New Delhi: Khan Academy, which revolutionized the way schoolchildren learn math and science in the US, on Wednesday entered India through a Hindi platform. Promoted by Salman Khan, a former hedge fund analyst in the US, the academy seeks to disrupt the traditional model of tutoring in India.
According to Khan, free world-class education for anyone, anywhere, anytime is the way forward. He said Khan Academy, whose free video tutorials were used by many, including Microsoft Corp. founder Bill Gates, aspires to play the role that libraries did for previous generations but in the virtual world. “The dream for Khan Academy is to be an institution for the world,” he said in an interview.
Khan Academy in India is supported by Central Square Foundation (CSF), a venture philanthropy promoted by Ashish Dhawan, co-founder of ChrysCapital. Dhawan and Khan in an interview spoke about their India plan, the free tutoring space and learnings from supporters such as Bill Gates. Edited excerpts:
What would you call Khan Academy, a tutorial, a start-up or a learning philanthropy?
Khan: Maybe a combination of all of the above. We are a not-for-profit organization with the mission of providing free world-class education for anyone, anywhere. The dream for Khan Academy is to be an institution for the world. I see it playing the same role in the virtual world that libraries played for previous generations.
What made you come to India? How much your Indian connection influenced you to come here? Or is it that Ashish Dhawan persuaded you to start operations in India?
Khan: It is all of the above. I believe in free world-class education for anyone, anywhere. My family is from here. The president of Khan Academy is also from India. Because of these connections, you understand the area and need for education.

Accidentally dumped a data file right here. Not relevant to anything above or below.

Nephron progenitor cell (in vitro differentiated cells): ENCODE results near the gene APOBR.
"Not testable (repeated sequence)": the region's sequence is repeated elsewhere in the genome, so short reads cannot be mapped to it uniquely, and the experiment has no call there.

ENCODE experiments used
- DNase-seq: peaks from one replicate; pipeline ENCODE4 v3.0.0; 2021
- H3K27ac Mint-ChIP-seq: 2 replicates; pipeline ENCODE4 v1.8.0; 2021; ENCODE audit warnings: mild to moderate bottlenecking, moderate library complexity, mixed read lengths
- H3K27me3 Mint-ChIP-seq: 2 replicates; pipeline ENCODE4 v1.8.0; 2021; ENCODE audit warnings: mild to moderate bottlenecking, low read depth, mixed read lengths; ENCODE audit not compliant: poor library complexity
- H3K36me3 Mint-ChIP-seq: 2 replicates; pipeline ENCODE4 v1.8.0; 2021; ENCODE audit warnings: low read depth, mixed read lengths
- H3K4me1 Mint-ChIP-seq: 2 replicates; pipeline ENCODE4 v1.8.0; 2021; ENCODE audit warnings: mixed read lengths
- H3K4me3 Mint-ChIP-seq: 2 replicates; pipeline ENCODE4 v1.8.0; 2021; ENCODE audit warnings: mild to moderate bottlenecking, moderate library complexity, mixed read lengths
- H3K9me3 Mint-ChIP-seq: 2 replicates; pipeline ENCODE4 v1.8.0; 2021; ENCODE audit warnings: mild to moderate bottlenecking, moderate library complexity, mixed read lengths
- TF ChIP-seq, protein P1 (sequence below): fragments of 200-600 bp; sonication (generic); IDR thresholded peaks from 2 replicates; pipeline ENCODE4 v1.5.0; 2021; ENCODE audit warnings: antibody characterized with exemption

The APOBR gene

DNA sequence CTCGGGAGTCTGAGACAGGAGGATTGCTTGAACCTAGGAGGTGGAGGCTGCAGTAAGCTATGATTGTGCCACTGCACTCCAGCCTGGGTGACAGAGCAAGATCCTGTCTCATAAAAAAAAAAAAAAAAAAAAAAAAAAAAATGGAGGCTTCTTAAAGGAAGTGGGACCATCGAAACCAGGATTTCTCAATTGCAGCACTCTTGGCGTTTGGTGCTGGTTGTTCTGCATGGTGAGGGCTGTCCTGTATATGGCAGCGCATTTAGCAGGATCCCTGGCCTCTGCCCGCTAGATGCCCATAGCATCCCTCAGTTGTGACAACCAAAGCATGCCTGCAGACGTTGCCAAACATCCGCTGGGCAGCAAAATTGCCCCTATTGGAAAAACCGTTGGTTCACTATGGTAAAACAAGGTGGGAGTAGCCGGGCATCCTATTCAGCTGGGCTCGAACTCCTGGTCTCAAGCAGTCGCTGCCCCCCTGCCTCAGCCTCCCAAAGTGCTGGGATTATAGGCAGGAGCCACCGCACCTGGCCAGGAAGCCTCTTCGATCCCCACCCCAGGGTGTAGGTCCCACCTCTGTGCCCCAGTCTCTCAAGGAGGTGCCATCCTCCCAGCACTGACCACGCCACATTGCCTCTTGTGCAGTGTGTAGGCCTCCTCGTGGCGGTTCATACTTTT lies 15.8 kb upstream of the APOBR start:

Then the opportunity and the need for good education is massive. There are millions of students and many of them are not optimally served right now. But it’s Ashish and his Central Square Foundation who made it a no-brainer for us. To have a strong partner on the ground who is already executing things on the ground (is a good state to be in).
What’s the thought behind launching Khan Academy Hindi?
Dhawan: Math and sciences are absolutely critical. So both personally and looking at the opportunity, we thought Khan Academy would be a good move. I used Khan Academy videos for my kids several years ago. I really liked the platform and probably watched 150-plus videos. That got me interested.
There are 250 million children in schools and 10 million teachers… but 80% of children are getting a terrible education. And we are not going to fix that anytime in the near future.
So, given how bad the raw material is—the quality of teachers and accountability—education technology can play a much bigger role here than in the developed world. Khan Academy is one of the interesting platforms. Math is something which easily translates—so we saw a good opportunity to leverage the English platform. Then, Hindi makes more sense as it caters to almost half a billion people. Khan Academy videos are used as a supplementary tool often, but it’s in a way the core as it offers complete education solutions.
What about other languages, including Bengali?
Khan: Bengali is close to my heart (Khan is a Bengali). Of course we are looking at other languages. We are going to focus on all major languages. What we are trying to do in India is about a whole different scale effort.
What are the three core areas of focus for you in the next year? Is its just translating existing videos?
Khan: I think it’s about further creating content aligned with a national standard; building capacity not just in Hindi but also in other languages; working with state, local government and schools tie up on content; partnering with telecom companies to transmit contents, etc.
Dhawan: There is a vibrant tuition market in India, so Khan Academy can be used in that setting, after-school supplementary tutoring. That model is existing in India and the question is how to embed Khan Academy in it. Pilots have to be done to see how effective it will be.
Some state governments are already interested in the model, seeing our Hindi content, in using it for teacher training. Once teachers use it, they will see how they can incorporate it in classroom settings.